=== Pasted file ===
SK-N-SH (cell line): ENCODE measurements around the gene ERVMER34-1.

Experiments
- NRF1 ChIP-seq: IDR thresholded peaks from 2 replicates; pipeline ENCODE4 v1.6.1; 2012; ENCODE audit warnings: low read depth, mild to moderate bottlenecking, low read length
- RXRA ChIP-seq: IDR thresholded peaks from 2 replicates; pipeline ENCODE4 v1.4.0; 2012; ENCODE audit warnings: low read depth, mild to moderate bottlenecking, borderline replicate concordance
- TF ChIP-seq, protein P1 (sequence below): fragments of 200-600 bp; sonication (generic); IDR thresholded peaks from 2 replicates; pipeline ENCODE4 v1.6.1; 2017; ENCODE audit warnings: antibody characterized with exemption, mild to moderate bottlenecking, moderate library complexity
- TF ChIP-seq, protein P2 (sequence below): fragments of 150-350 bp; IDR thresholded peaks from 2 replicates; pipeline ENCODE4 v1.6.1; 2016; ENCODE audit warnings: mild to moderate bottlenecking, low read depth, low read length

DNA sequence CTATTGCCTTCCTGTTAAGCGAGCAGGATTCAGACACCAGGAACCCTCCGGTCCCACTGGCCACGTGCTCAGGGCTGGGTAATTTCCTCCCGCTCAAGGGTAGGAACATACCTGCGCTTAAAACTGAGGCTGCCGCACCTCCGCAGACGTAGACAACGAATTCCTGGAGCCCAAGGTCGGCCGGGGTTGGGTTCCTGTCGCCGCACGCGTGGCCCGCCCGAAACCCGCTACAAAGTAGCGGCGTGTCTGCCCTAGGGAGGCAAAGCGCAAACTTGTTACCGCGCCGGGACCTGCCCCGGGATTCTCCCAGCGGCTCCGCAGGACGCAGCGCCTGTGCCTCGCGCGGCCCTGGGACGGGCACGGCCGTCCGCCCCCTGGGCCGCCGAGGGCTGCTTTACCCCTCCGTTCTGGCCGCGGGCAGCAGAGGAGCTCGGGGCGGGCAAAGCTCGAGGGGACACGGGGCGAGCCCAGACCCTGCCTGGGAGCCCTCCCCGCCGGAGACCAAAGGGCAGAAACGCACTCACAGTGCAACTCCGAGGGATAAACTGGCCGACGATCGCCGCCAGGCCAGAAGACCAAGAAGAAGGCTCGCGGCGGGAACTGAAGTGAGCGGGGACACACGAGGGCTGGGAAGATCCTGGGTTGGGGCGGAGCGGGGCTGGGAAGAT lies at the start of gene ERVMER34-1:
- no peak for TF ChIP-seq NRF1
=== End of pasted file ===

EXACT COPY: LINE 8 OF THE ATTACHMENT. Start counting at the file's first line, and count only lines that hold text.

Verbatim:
- no peak for TF ChIP-seq NRF1